What do you do for money, honey?

Bingu wa Mutharika, the President of Malawi, has just remarried, a few years after the death of his first wife, Ethel. The Times is reporting that it was quite a bash. Bingu arrived in true P. Diddy style, emerging from a white Chrysler flown in from South Africa for the occasion wearing a white tuxedo with white gloves, having driven over two roads specially built to take the bride and groom to Civo Stadium for their restrained and tasteful nuptials. The bridal party arrived in a fleet of new Mercedes’, and the whole wedding is alleged to have cost about GBP 2 million, part of which paid for a twenty-eight tier wedding cake.

Apart from the identity of the joker who convinced Bingu that he looked good in his white tux, the big question here is where the money came from. If these were state funds, it is a perfect example of the kind of spending that the fungibility article from the Lancet raised fears of, and which I discussed last week. Is aid money facilitating this kind of opulence? Two things need to be true before we can conclude this. Firstly, it must be the case that the President used state funds for his wedding. This isn’t clear. The Times article offers the following, neither part of which is particularly convincing:

Senior officials, speaking on condition of anonymity, have claimed that the president used public funds for the celebrations, an accusation that the government denies…

The Malawian government’s information minister rejected claims that public money had been used to pay for the wedding. “The [£2m] cost of the wedding has been met by the president himself and friends who wish him well,” he said.

The second issue is whether, even if state funds were used, aid money made any difference. It’s quite possible that the same wedding would have taken place, with the same cost, but with developmental spending suffering even more. If this is the counter-factual, then aid money isn’t facilitating bad spending but mitigating the damage it causes.

With regards to the first issue, as I said in the comments section of Matt’s post on fungibility, audit is where we should be focusing: a comprehensive audit should give us a very good idea of whether or not this money came from Government coffers or Bingu’s personal wealth, together with those of his supporters, some of whom are so fervent I have witnessed them running after his Presidential vehicle waving huge framed posters of him as he disappears from view. I’m going to discuss audit in a bit more depth later this week, but to their credit, the Times does mention the findings of a recent audit of Malawi’s Government expenditure in its article:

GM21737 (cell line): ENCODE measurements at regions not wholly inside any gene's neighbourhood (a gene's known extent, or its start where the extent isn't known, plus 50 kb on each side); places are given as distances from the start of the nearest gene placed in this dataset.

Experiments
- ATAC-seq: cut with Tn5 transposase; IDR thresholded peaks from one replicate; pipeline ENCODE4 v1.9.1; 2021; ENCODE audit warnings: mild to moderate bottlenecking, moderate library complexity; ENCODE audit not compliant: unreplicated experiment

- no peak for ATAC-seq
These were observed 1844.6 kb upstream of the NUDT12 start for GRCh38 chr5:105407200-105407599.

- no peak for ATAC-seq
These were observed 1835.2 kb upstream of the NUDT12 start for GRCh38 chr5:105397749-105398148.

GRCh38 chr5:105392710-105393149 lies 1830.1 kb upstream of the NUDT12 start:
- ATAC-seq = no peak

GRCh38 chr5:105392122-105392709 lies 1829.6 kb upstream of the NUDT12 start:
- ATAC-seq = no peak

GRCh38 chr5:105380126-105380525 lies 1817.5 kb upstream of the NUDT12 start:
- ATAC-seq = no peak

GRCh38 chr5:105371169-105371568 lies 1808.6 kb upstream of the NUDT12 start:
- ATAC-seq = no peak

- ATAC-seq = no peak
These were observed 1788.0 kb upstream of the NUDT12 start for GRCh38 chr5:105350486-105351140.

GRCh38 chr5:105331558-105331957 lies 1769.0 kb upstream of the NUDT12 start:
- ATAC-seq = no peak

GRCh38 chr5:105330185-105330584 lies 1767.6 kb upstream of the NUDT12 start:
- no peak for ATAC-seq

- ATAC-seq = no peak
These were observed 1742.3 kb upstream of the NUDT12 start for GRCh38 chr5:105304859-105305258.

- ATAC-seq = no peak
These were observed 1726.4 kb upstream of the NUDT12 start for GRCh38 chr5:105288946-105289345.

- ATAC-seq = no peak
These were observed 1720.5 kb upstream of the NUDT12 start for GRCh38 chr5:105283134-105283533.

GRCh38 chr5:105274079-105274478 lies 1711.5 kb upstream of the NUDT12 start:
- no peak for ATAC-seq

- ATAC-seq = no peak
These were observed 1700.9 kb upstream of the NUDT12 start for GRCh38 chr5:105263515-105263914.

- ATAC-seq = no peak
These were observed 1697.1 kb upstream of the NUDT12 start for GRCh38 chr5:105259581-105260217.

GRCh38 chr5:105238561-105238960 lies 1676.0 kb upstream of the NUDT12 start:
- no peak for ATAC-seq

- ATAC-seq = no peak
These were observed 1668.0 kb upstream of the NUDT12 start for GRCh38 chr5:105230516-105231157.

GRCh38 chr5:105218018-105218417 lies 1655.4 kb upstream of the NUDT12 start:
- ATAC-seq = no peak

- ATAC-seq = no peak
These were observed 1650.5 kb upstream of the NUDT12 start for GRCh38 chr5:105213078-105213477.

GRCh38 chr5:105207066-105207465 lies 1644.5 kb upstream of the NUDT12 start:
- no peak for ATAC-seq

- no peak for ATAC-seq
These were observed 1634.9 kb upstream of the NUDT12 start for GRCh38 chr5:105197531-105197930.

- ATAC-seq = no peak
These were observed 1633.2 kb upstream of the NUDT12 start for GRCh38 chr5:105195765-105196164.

A report by the country’s auditor general [showed] that more than £800,000 of public funds had been spent on goods and services between 2003-05 which could not be accounted for.

The drawback? Despite the article being written by a Malawian (Mabvuto Banda, judging by the name, is at least of Malawian heritage), the article fails to point out that the audit reports it refers to relate to a previous Government, that of Bakili Muluzi. Members of this Government have already been investigated and indicted on corruption charges, and further arrests and investigations are always possible.

The fungible and the furious

New, unpleasant information requires careful analysis, not knee-jerk reactions

Last week the medical journal Lancet released an article suggesting that, on average, governments that receive more  health aid divert tend to shift domestic resources away from health.

The paper made some headlines and upset aid critics and much of the global health community. A part of this has to do with a misunderstanding of what the findings mean – a confusion which isn’t helped by  those that propagate incorrect and sensationalist interpretations of the study.

However, a lot of the anger over the results comes from those that do understand the implications of the study, but are angered by an apparent divergence in priorities between the global health community and recipient governments. Both Ranil and Owen Barder talk about this in more detail, although I’ll go through some similar arguments.

These are my scattered thoughts on the whole issue.

Continue reading